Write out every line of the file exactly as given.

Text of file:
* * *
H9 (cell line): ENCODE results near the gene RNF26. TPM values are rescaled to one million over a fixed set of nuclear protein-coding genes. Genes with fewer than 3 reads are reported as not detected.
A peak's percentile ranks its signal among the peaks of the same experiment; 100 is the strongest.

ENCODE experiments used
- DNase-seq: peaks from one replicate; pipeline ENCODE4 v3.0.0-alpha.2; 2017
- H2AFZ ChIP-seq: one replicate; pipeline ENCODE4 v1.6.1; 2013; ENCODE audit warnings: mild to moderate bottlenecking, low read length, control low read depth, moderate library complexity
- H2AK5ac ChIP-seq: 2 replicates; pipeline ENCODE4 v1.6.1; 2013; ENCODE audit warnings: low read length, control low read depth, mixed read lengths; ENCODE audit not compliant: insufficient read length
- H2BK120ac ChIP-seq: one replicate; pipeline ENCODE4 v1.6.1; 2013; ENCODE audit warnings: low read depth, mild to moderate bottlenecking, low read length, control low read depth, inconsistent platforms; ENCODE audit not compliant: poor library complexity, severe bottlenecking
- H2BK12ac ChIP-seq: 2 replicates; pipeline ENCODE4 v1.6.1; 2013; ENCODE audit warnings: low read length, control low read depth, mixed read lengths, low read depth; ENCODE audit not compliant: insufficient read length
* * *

H9 (cell line): ENCODE results near the gene RNF26. TPM values are rescaled to one million over a fixed set of nuclear protein-coding genes. Genes with fewer than 3 reads are reported as not detected.
A peak's percentile ranks its signal among the peaks of the same experiment; 100 is the strongest.

ENCODE experiments used
- DNase-seq: peaks from one replicate; pipeline ENCODE4 v3.0.0-alpha.2; 2017
- H2AFZ ChIP-seq: one replicate; pipeline ENCODE4 v1.6.1; 2013; ENCODE audit warnings: mild to moderate bottlenecking, low read length, control low read depth, moderate library complexity
- H2AK5ac ChIP-seq: 2 replicates; pipeline ENCODE4 v1.6.1; 2013; ENCODE audit warnings: low read length, control low read depth, mixed read lengths; ENCODE audit not compliant: insufficient read length
- H2BK120ac ChIP-seq: one replicate; pipeline ENCODE4 v1.6.1; 2013; ENCODE audit warnings: low read depth, mild to moderate bottlenecking, low read length, control low read depth, inconsistent platforms; ENCODE audit not compliant: poor library complexity, severe bottlenecking
- H2BK12ac ChIP-seq: 2 replicates; pipeline ENCODE4 v1.6.1; 2013; ENCODE audit warnings: low read length, control low read depth, mixed read lengths, low read depth; ENCODE audit not compliant: insufficient read length